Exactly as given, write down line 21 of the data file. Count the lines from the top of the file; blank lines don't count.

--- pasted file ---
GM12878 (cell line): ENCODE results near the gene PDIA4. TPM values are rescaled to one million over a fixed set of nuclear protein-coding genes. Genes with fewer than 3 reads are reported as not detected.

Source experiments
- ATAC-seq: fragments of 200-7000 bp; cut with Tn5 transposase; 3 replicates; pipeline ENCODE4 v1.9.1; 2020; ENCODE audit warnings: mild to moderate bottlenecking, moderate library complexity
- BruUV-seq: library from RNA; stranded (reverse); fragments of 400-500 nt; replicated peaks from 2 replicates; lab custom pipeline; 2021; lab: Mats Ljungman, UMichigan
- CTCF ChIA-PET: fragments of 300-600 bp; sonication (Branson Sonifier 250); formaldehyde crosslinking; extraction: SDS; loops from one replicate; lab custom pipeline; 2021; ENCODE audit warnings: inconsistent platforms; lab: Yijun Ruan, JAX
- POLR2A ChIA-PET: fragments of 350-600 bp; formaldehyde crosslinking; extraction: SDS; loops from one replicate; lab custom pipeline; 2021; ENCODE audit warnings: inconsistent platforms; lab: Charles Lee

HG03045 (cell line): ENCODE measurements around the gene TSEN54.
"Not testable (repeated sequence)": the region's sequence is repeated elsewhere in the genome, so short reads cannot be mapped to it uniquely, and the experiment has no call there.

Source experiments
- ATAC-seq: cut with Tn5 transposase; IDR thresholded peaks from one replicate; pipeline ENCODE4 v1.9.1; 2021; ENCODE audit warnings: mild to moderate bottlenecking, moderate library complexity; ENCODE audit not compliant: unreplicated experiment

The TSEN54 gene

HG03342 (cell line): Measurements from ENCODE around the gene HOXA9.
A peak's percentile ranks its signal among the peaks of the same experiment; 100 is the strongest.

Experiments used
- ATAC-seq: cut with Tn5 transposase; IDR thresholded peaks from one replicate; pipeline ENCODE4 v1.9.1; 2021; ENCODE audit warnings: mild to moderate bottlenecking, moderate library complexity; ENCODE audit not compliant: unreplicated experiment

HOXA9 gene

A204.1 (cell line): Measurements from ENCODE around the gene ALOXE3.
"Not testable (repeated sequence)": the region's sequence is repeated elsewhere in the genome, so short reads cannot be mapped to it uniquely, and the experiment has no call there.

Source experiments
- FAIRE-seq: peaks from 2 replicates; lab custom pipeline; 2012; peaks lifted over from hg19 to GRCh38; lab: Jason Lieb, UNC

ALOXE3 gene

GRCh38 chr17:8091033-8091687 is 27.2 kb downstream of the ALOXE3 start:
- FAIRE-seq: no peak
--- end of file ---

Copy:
ALOXE3 gene